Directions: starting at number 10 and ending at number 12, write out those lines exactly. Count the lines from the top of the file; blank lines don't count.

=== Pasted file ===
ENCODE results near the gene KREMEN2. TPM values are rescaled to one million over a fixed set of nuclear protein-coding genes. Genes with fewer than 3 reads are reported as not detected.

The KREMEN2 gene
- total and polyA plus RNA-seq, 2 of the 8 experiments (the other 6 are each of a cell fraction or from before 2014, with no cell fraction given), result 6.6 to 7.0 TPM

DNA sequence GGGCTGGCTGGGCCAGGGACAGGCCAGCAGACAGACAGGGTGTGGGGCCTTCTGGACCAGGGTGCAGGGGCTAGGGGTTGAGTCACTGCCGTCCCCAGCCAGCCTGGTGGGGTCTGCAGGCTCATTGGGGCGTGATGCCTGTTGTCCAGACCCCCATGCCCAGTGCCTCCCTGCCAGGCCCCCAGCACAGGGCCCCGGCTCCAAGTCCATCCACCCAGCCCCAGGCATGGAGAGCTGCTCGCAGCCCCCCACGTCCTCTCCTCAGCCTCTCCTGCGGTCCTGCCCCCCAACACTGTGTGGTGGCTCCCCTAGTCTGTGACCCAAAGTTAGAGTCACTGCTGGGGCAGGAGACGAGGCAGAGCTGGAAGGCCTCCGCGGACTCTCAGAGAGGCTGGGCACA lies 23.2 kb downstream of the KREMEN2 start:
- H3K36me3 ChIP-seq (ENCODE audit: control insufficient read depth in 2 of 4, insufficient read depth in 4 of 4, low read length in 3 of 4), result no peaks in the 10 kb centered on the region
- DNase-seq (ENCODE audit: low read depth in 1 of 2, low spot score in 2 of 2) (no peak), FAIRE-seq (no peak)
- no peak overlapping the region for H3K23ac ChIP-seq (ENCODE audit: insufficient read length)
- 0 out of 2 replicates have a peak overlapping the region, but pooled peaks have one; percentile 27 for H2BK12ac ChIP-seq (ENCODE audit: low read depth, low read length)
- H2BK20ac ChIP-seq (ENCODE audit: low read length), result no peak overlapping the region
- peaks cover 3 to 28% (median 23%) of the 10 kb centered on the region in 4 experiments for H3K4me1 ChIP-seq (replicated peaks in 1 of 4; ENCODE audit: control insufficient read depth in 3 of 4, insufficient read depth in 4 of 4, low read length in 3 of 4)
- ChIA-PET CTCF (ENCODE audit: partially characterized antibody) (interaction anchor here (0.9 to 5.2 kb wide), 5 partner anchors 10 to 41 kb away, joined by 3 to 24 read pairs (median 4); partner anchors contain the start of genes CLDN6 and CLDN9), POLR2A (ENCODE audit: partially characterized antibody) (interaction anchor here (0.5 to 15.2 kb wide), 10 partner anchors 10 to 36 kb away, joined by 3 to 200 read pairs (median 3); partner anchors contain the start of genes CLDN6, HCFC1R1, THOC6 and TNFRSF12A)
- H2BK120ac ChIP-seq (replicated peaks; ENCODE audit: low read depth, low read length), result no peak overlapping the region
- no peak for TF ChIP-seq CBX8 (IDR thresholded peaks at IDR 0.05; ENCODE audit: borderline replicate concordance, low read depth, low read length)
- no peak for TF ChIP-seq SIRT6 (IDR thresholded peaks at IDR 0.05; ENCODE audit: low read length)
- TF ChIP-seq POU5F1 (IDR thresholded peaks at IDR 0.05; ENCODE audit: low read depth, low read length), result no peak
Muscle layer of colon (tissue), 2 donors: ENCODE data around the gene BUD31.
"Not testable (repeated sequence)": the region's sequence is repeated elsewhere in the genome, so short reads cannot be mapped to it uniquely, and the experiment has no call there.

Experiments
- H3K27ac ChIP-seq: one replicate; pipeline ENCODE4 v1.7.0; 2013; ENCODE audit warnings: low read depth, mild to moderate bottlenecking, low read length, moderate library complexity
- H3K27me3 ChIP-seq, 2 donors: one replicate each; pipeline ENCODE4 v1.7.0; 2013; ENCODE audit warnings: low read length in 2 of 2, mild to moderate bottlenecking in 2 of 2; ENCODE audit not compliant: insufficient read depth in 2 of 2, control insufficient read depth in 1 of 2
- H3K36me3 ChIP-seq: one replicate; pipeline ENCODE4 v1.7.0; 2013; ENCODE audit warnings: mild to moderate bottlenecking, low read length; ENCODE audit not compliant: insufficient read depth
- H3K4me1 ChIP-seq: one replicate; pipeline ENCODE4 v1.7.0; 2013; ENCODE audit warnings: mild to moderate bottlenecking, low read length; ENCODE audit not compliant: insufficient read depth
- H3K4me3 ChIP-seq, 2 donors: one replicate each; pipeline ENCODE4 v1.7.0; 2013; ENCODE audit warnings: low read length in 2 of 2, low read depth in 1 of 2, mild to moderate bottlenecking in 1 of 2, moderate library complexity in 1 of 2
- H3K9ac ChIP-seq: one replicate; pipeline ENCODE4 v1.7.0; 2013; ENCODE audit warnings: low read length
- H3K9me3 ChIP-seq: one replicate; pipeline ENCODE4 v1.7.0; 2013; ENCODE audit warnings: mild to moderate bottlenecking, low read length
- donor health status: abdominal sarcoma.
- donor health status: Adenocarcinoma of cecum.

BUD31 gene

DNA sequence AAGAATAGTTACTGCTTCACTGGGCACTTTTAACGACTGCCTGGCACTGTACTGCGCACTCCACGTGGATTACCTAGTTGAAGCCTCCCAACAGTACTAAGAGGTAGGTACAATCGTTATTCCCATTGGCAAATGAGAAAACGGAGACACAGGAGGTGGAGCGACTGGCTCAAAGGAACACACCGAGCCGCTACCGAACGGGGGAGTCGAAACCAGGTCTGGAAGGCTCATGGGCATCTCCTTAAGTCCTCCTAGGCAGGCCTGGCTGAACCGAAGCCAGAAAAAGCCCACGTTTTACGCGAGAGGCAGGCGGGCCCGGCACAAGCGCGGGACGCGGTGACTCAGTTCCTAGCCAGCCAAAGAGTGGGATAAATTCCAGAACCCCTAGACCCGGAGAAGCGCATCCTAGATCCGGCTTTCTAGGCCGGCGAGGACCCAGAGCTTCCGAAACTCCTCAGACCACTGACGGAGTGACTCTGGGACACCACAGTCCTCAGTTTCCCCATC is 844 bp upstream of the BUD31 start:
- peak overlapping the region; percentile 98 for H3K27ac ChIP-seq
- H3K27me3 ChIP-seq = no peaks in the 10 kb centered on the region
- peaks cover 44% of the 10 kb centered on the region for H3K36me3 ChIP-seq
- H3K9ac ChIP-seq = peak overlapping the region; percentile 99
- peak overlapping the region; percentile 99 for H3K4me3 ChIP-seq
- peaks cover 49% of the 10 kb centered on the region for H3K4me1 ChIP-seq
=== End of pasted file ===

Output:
- peaks cover 3 to 28% (median 23%) of the 10 kb centered on the region in 4 experiments for H3K4me1 ChIP-seq (replicated peaks in 1 of 4; ENCODE audit: control insufficient read depth in 3 of 4, insufficient read depth in 4 of 4, low read length in 3 of 4)
- ChIA-PET CTCF (ENCODE audit: partially characterized antibody) (interaction anchor here (0.9 to 5.2 kb wide), 5 partner anchors 10 to 41 kb away, joined by 3 to 24 read pairs (median 4); partner anchors contain the start of genes CLDN6 and CLDN9), POLR2A (ENCODE audit: partially characterized antibody) (interaction anchor here (0.5 to 15.2 kb wide), 10 partner anchors 10 to 36 kb away, joined by 3 to 200 read pairs (median 3); partner anchors contain the start of genes CLDN6, HCFC1R1, THOC6 and TNFRSF12A)
- H2BK120ac ChIP-seq (replicated peaks; ENCODE audit: low read depth, low read length), result no peak overlapping the region